Prime Minister Boris Johnson today waded into the row over the BBC’s infamous interview with Princess Diana, saying he was “obviously very concerned” about the findings of a new report.
The damning report by Lord Dyson, published yesterday, found the broadcaster had covered up the “deceitful” tactics used by reporter Martin Bashir in securing the 1995 interview.
It blasted the corporation’s handling of the incident and described its own investigation into the matter as “woefully ineffective”.
The prime minister today said he could “only imagine the feelings of the royal family”, adding: “I hope very much that the BBC will be taking every possible step to make sure nothing like this ever happens again.”
It comes after culture secretary Oliver Dowden warned the government would consider further reform of the BBC as a result of the scandal.
The BBC will next year face a mid-term Charter review, during which the government looks at its governance and regulatory arrangements.
Ministers are also carrying out a review into the future of public service broadcasting in the UK amid changing viewer habits and the rise of streaming services such as Netflix.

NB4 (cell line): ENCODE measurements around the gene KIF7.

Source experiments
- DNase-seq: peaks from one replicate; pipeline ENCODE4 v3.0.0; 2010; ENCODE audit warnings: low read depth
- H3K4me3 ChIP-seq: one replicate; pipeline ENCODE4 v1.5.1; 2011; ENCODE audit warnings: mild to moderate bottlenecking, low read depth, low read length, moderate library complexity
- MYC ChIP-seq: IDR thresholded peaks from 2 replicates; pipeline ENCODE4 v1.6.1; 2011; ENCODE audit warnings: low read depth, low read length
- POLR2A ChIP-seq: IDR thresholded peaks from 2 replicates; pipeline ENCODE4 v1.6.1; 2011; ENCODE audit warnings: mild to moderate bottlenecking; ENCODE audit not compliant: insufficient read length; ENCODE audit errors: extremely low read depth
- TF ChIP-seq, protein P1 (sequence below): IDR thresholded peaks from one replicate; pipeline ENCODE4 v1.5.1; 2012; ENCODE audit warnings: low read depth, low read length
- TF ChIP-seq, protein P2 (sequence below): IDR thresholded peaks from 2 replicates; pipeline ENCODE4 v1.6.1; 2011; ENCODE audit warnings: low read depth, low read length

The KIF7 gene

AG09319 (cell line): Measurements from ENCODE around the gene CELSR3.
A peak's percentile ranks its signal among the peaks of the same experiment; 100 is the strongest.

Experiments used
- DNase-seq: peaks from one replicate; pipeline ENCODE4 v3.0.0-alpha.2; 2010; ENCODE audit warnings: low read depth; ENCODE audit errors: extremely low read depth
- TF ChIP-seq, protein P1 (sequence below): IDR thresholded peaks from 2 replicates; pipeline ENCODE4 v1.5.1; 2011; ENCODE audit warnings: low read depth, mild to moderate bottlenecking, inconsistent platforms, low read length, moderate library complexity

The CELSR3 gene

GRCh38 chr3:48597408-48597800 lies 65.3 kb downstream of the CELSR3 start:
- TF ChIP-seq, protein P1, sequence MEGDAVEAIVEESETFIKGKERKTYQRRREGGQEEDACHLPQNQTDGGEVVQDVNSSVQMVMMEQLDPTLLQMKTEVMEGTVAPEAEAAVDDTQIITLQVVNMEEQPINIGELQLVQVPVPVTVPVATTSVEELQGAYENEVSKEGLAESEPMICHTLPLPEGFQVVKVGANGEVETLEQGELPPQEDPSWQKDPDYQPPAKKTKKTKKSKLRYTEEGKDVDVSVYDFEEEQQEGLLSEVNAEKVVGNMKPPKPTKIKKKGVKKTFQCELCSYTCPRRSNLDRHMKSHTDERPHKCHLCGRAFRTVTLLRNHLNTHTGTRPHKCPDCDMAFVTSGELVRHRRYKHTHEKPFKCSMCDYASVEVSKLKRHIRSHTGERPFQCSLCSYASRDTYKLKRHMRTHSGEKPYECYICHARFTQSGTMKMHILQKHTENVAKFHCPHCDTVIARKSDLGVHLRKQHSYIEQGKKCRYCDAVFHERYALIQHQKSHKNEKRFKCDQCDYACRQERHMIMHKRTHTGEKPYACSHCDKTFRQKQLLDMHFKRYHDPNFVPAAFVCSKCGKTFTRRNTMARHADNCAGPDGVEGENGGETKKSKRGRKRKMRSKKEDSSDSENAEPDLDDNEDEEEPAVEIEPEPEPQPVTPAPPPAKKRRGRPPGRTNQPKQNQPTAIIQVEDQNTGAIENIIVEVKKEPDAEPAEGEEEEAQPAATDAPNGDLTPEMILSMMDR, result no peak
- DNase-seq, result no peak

Writing on Twitter, Dowden said: “We will now reflect on Lord Dyson’s thorough report and consider whether further governance reforms at the BBC are needed in the mid-term Charter review.
“I welcome the fact that the new leadership launched this independent inquiry and expect them to ensure that this can never happen again.”
The report, conducted by retired judge Lord Dyson, was set up to examine how Bashir and the BBC secured the bombshell Panorama interview, during which Diana famously said there were “three of us” in her marriage to Prince Charles.
It concluded that Bashir had “deceived and induced” Diana’s brother, Earl Spencer, by showing him forged bank statements in order to secure the explosive sit-down.
Dyson described this as a “serious breach” of BBC guidelines on straight dealing. Bashir stepped down from his role as the BBC’s religion editor last week due to health issues.
But the report also pointed the finger at BBC bosses, including then-director general Lord Hall, for covering up what they knew about how Bashir obtained the interview and then failing to mention the controversy on any of its news programmes.
The report prompted Princes William and Harry to launch devastating attacks on the broadcaster.
William said that the interview made a “major contribution to making my parents’ relationship worse”, while Harry said that the “ripple effect of a culture of exploitation and unethical practices” led to his mother’s death.
BBC director general Tim Davie said the report had identified “clear failings” and offered a “full and unconditional apology”.
The broadcaster won a series of awards for the Panorama interview, including a Bafta for Bashir. It said it would relinquish these awards as a result of the report’s conclusions.